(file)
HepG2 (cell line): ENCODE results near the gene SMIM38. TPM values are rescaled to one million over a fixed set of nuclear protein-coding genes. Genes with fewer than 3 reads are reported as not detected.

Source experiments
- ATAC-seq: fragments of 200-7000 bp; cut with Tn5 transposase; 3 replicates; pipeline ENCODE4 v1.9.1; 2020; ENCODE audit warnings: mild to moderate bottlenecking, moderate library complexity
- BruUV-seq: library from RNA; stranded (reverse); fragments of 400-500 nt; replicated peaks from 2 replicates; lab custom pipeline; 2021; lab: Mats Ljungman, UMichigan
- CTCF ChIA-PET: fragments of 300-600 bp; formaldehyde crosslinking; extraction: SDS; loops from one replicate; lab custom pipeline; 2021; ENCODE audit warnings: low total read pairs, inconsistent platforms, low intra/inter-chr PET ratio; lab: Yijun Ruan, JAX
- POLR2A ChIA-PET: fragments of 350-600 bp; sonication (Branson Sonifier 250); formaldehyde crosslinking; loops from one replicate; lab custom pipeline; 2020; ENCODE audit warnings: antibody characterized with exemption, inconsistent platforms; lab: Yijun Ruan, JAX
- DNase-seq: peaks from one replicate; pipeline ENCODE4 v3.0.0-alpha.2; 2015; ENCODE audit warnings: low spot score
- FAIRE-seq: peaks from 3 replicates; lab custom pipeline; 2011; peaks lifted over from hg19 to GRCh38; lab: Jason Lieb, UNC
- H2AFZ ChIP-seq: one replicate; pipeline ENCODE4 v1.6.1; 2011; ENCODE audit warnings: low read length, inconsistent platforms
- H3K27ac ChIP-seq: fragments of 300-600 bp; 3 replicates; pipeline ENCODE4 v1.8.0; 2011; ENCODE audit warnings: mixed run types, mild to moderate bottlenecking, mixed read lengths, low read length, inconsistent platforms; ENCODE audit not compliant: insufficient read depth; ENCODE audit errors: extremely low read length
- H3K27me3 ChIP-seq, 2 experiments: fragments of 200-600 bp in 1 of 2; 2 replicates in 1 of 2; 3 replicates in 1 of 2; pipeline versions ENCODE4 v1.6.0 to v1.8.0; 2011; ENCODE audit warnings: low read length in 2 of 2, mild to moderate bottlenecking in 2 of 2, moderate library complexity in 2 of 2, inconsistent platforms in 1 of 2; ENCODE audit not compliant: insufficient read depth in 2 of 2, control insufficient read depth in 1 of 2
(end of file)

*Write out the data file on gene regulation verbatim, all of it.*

HepG2 (cell line): ENCODE results near the gene SMIM38. TPM values are rescaled to one million over a fixed set of nuclear protein-coding genes. Genes with fewer than 3 reads are reported as not detected.

Source experiments
- ATAC-seq: fragments of 200-7000 bp; cut with Tn5 transposase; 3 replicates; pipeline ENCODE4 v1.9.1; 2020; ENCODE audit warnings: mild to moderate bottlenecking, moderate library complexity
- BruUV-seq: library from RNA; stranded (reverse); fragments of 400-500 nt; replicated peaks from 2 replicates; lab custom pipeline; 2021; lab: Mats Ljungman, UMichigan
- CTCF ChIA-PET: fragments of 300-600 bp; formaldehyde crosslinking; extraction: SDS; loops from one replicate; lab custom pipeline; 2021; ENCODE audit warnings: low total read pairs, inconsistent platforms, low intra/inter-chr PET ratio; lab: Yijun Ruan, JAX
- POLR2A ChIA-PET: fragments of 350-600 bp; sonication (Branson Sonifier 250); formaldehyde crosslinking; loops from one replicate; lab custom pipeline; 2020; ENCODE audit warnings: antibody characterized with exemption, inconsistent platforms; lab: Yijun Ruan, JAX
- DNase-seq: peaks from one replicate; pipeline ENCODE4 v3.0.0-alpha.2; 2015; ENCODE audit warnings: low spot score
- FAIRE-seq: peaks from 3 replicates; lab custom pipeline; 2011; peaks lifted over from hg19 to GRCh38; lab: Jason Lieb, UNC
- H2AFZ ChIP-seq: one replicate; pipeline ENCODE4 v1.6.1; 2011; ENCODE audit warnings: low read length, inconsistent platforms
- H3K27ac ChIP-seq: fragments of 300-600 bp; 3 replicates; pipeline ENCODE4 v1.8.0; 2011; ENCODE audit warnings: mixed run types, mild to moderate bottlenecking, mixed read lengths, low read length, inconsistent platforms; ENCODE audit not compliant: insufficient read depth; ENCODE audit errors: extremely low read length
- H3K27me3 ChIP-seq, 2 experiments: fragments of 200-600 bp in 1 of 2; 2 replicates in 1 of 2; 3 replicates in 1 of 2; pipeline versions ENCODE4 v1.6.0 to v1.8.0; 2011; ENCODE audit warnings: low read length in 2 of 2, mild to moderate bottlenecking in 2 of 2, moderate library complexity in 2 of 2, inconsistent platforms in 1 of 2; ENCODE audit not compliant: insufficient read depth in 2 of 2, control insufficient read depth in 1 of 2